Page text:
Publish at October 19 2021 Updated November 01 2021

Restoring the Place of First Nations in Education

Going beyond the Clichés and Basics of Culturally Rich Peoples

Since the end of 2020, two events have profoundly shaken Canadian society on their relationship with First Nations. Already, these were shaky at best when a large percentage of reserves still do not have access to a water supply in a country with 20% of the world's fresh water supply. Not to mention more than a hundred missing or murdered indigenous women since 2015 with little to no concern from law enforcement. And then, George Floyd fashion in the United States, two tragedies happened both in 2020 and 2021:

  • September 2020, Joliette Hospital in Quebec: Joyce Echaquan, a 37-year-old Atikamekw mother of seven, filmed herself on her hospital bed live on Facebook. As she agonizes, viewers can hear two nurses insult and scorn her as she dies. She was allegedly given morphine against her will even though she knew she was allergic. She will meet her death minutes later.

  • May 2021, Kamloops, British Columbia: A mass grave is discovered behind a former aboriginal residential school. Using ground-penetrating radar technology, experts unearth 215 bodies of children, some of them around 3 years old, buried in this place expressly designed to "rip out the child's Native American culture."

These two pieces of macabre news have revealed dark pages of Canadian history. Indeed, the colonization of Canada by European troops led to the massacre of various tribes living in the territory. Yet even today, Canadians who are not part of these communities know nothing about them. Worse, many despise them.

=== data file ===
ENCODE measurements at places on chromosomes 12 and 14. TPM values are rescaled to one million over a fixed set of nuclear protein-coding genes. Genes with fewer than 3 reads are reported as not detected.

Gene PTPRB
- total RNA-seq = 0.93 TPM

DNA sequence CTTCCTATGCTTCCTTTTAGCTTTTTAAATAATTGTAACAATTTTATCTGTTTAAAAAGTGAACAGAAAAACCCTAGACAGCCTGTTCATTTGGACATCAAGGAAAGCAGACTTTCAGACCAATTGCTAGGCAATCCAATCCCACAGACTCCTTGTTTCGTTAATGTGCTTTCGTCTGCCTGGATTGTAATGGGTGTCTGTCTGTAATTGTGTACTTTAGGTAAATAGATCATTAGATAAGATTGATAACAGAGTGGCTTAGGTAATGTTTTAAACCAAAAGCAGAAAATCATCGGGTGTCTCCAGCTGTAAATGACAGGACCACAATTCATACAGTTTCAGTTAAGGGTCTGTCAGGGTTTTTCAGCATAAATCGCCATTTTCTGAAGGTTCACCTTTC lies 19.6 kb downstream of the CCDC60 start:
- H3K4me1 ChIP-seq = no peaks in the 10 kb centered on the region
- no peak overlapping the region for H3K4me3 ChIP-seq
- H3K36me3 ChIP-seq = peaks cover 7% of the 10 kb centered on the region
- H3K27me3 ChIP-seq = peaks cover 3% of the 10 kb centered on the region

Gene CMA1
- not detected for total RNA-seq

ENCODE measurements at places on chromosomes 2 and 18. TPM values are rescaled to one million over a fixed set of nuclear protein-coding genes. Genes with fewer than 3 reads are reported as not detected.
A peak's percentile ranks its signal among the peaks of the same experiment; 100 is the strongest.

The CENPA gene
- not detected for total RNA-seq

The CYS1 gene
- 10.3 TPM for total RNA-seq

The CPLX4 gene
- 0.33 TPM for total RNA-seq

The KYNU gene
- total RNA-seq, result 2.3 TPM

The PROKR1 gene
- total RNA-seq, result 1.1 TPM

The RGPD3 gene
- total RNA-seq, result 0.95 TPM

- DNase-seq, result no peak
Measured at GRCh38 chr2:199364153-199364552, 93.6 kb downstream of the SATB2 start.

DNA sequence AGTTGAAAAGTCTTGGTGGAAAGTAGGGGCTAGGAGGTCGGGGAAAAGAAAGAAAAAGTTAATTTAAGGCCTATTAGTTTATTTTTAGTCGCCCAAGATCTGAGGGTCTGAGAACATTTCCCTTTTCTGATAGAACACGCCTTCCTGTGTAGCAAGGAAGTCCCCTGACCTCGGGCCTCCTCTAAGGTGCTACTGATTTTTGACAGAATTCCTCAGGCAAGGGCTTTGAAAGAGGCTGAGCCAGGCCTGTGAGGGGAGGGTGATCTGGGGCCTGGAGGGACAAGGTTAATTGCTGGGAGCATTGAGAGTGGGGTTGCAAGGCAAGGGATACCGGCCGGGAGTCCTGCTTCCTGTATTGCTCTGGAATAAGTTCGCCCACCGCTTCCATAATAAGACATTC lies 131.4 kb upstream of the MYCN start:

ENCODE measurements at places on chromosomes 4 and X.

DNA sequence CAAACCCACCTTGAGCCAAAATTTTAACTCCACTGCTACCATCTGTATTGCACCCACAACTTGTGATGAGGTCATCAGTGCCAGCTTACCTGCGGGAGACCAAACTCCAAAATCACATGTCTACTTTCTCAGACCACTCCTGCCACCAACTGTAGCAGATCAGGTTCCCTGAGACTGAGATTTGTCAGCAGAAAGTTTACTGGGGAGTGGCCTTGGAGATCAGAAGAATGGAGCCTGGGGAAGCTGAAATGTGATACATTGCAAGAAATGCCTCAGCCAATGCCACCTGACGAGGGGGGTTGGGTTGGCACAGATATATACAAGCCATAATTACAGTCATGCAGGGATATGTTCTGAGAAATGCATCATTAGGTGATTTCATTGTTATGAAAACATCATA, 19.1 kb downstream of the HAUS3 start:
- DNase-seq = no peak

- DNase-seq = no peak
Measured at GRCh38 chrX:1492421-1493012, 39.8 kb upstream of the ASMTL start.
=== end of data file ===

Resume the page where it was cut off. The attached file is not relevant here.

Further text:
Because despite the protocol ceremonies and nice statements about their resilience, little is done to improve the quality of life of these First Nations. An example is an incidence that happened during the covid-19 pandemic, where Indigenous students were denied education for 10 months during lockdowns because they did not have access to computers and other equipment for educational continuity.

While it is unfortunate that it took these tragedies to open the eyes of the Canadian public even a little, it did at least start real discussions about the plight of Aboriginal people and especially their representation in education.

From Demons to Clichés

While it may seem crazy that the Canadian public has omitted these peoples so much from their land, it came from nowhere. The teaching of history has long served to dehumanize the First Nations. Indeed, textbooks spoke of fierce tribes who scalped their enemies alive, kidnapped settlers, and worshipped pagan gods. This was seen as an aberration in the 1950s and 1960s, which were very much influenced by the Catholic religion. Moreover, books were illustrated with terrifying images of "Indians" attacking missionaries or newcomers.

This was because of the desire to justify the colonial policy. There was a time when books also talked about "good" and "bad" tribes. An approach that lasted a very long time and that I acquired during my schooling. I remember very well a categorization of this kind in my history classes at the end of elementary and beginning of high school where the Iroquois, among others, were seen as thirsty warriors against groups such as the Abenaki who were more peaceful and agrarian. Information I received in the late 1990s and early 2000s.